Ah Monday, the jewel in the crown of our human suffering. All days are not born equal, and Monday is definitely born worse. I'm sorry Monday, it's not your fault, you just ended up in the worst possible place.
To try and alleviate some of the malaise, Monday is when we here at AppSpy like to have a muse about things. It might not be funny, it might not be right, and it might sound a lot like a stream of consciousness, but that's all you can really expect from us on this most miserable of days.
And since nuclear war is on everyone's minds at the moment, I thought I'd take the opportunity to muse about a game that made nuclear annihilation fun, but also absolutely terrifying. You can click on the emboldened name of the game below to download it. And if you or someone you know is scared about dying in a nuclear holocaust, watch the film Threads.
First Strike might seem like a neat mobile strategy game, but it's a little more than that. Scratch the surface and you'll find it's actually about making horrific decisions that are going to impact, in some cases literally, the lives of millions of people.
It's like a choose-your-own-adventure, but the choices you're making all involve murdering large swathe of the population with nuclear hell fire. And the end result is always the same. Sadness and death.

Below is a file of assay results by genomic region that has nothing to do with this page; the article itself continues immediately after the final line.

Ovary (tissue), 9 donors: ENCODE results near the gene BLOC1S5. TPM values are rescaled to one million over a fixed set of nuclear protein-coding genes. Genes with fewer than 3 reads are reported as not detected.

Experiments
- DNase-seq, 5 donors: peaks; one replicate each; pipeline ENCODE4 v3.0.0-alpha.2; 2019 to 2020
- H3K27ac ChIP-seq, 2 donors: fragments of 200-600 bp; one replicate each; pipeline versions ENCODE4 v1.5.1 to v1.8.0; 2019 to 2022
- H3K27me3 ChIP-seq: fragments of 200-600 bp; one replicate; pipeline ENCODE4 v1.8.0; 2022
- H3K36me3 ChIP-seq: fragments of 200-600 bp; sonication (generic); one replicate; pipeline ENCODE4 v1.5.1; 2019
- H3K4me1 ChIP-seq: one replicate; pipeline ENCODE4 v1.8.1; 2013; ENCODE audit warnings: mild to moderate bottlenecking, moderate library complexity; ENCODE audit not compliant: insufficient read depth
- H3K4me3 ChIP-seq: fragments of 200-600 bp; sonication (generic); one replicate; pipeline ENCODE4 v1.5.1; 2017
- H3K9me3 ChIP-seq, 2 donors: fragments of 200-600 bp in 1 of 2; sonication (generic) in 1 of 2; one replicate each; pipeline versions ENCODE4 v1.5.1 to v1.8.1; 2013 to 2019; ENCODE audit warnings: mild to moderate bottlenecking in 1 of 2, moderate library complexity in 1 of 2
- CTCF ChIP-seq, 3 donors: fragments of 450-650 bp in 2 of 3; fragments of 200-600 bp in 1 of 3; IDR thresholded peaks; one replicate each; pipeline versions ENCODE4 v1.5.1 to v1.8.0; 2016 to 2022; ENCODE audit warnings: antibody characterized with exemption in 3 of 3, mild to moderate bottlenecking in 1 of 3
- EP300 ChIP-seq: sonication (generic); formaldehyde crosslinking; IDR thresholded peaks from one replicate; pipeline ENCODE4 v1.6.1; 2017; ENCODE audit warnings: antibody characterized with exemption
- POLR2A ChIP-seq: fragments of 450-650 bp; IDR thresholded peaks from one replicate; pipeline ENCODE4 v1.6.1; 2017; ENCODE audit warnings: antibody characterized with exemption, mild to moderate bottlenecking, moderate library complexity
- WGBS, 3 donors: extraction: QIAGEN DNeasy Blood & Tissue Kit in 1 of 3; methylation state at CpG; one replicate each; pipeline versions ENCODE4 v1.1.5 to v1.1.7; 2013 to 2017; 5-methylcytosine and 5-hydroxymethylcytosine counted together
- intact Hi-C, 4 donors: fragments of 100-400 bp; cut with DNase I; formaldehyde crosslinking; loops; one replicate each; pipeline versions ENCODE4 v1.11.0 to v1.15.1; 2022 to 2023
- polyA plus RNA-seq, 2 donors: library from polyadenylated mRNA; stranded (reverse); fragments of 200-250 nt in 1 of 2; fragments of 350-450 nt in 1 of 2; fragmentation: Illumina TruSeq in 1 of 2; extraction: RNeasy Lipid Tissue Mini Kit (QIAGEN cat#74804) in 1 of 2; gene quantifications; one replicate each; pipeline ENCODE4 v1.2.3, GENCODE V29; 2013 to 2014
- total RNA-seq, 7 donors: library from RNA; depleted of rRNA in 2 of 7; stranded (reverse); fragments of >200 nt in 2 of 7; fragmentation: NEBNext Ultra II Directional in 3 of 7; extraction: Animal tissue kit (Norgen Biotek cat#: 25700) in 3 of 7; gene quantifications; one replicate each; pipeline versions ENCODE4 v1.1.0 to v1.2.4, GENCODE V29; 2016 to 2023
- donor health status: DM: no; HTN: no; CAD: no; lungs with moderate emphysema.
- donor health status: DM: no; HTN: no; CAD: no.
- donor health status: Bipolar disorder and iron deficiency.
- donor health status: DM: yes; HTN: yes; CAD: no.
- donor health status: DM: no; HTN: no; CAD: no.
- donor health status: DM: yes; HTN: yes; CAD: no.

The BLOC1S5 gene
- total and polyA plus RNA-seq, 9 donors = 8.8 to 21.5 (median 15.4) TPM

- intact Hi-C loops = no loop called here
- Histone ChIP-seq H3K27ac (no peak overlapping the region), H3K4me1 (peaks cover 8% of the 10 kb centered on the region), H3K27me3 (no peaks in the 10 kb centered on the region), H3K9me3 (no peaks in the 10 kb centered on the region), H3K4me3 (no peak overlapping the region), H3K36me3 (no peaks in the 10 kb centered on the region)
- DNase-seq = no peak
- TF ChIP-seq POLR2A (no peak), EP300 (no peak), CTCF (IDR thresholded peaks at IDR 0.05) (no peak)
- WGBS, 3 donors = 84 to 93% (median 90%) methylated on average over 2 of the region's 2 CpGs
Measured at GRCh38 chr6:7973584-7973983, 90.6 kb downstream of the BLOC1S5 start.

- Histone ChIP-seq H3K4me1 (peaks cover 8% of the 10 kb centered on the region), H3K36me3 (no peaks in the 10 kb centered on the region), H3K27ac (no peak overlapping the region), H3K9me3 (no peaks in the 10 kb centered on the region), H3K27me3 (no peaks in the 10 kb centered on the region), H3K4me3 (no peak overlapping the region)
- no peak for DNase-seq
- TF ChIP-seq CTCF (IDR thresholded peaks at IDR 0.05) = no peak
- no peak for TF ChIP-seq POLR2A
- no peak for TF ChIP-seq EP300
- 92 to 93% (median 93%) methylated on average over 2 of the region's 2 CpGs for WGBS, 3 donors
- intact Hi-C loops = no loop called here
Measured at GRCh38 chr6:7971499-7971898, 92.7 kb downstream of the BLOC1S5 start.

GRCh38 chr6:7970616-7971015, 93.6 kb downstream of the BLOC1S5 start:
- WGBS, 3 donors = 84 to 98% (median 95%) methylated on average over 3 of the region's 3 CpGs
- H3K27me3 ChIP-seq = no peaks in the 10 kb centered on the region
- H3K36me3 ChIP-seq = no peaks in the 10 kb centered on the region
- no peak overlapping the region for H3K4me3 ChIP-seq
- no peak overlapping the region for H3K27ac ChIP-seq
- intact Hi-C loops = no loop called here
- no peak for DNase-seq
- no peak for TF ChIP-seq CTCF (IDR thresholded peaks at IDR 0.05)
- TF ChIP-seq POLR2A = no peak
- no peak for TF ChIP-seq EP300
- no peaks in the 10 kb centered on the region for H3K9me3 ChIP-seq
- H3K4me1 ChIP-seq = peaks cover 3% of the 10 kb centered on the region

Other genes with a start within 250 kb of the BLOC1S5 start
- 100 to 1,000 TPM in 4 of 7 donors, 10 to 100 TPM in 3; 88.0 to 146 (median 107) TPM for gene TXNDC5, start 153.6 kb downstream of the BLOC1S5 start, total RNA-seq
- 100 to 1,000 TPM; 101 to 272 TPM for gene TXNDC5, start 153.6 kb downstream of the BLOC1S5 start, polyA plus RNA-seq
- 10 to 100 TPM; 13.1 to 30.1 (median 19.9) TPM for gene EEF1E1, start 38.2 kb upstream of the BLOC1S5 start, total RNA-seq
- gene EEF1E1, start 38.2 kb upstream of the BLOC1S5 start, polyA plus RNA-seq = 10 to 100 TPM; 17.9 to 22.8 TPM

There's a lot going on here, and it's all controlled with a few taps. But there's such a weight behind those taps that you can't help but become invested. But these are the same actions that could unleash a new kind of hell on the real world too.
Nuclear weapons are fired from distance. They land thousands of miles away. The actions that unleash them involve pushing buttons. Like you're doing in the game. But here the connection between action and outcome is even clearer.
This is the sort of game that the people making these life and death decisions need to play. Imagine War Games, the Matthew Broderick movie, but with the computer replaced with Trump and Kim Jong Un, and Broderick replaced with First Strike. No one wins. That's the point I'm making. No one wins.
It's highly unlikely that the President of the United States is going to be reading this article. But I would like you all to pick up First Strike and play it. Yes it's a great game, but look a little deeper and you'll find some ideas that might make you question how you look at the world. And right now, that's more important than ever.